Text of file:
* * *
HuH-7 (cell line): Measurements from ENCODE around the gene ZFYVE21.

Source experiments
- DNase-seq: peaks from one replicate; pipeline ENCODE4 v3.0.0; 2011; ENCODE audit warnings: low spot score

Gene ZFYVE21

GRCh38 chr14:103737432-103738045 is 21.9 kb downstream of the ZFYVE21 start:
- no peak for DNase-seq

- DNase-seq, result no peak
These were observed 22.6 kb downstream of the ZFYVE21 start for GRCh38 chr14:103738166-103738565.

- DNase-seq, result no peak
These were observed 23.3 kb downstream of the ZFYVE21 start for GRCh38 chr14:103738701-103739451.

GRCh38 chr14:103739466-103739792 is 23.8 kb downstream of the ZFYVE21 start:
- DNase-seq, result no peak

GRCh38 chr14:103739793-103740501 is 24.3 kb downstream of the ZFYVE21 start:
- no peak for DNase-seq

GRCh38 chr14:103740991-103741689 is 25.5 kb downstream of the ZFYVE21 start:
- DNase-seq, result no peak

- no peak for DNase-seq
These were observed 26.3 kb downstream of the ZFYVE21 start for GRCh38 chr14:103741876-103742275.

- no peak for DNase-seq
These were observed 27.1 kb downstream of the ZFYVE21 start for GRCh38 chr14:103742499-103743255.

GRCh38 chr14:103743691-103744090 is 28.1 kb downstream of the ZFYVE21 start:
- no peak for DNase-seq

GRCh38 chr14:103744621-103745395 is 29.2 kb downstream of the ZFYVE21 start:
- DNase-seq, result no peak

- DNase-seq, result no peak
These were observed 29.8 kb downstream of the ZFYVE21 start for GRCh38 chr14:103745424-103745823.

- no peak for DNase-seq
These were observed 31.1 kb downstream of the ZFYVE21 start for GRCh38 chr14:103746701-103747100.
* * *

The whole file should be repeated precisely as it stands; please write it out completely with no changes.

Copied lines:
HuH-7 (cell line): Measurements from ENCODE around the gene ZFYVE21.

Source experiments
- DNase-seq: peaks from one replicate; pipeline ENCODE4 v3.0.0; 2011; ENCODE audit warnings: low spot score

Gene ZFYVE21

GRCh38 chr14:103737432-103738045 is 21.9 kb downstream of the ZFYVE21 start:
- no peak for DNase-seq

- DNase-seq, result no peak
These were observed 22.6 kb downstream of the ZFYVE21 start for GRCh38 chr14:103738166-103738565.

- DNase-seq, result no peak
These were observed 23.3 kb downstream of the ZFYVE21 start for GRCh38 chr14:103738701-103739451.

GRCh38 chr14:103739466-103739792 is 23.8 kb downstream of the ZFYVE21 start:
- DNase-seq, result no peak

GRCh38 chr14:103739793-103740501 is 24.3 kb downstream of the ZFYVE21 start:
- no peak for DNase-seq

GRCh38 chr14:103740991-103741689 is 25.5 kb downstream of the ZFYVE21 start:
- DNase-seq, result no peak

- no peak for DNase-seq
These were observed 26.3 kb downstream of the ZFYVE21 start for GRCh38 chr14:103741876-103742275.

- no peak for DNase-seq
These were observed 27.1 kb downstream of the ZFYVE21 start for GRCh38 chr14:103742499-103743255.

GRCh38 chr14:103743691-103744090 is 28.1 kb downstream of the ZFYVE21 start:
- no peak for DNase-seq

GRCh38 chr14:103744621-103745395 is 29.2 kb downstream of the ZFYVE21 start:
- DNase-seq, result no peak

- DNase-seq, result no peak
These were observed 29.8 kb downstream of the ZFYVE21 start for GRCh38 chr14:103745424-103745823.

- no peak for DNase-seq
These were observed 31.1 kb downstream of the ZFYVE21 start for GRCh38 chr14:103746701-103747100.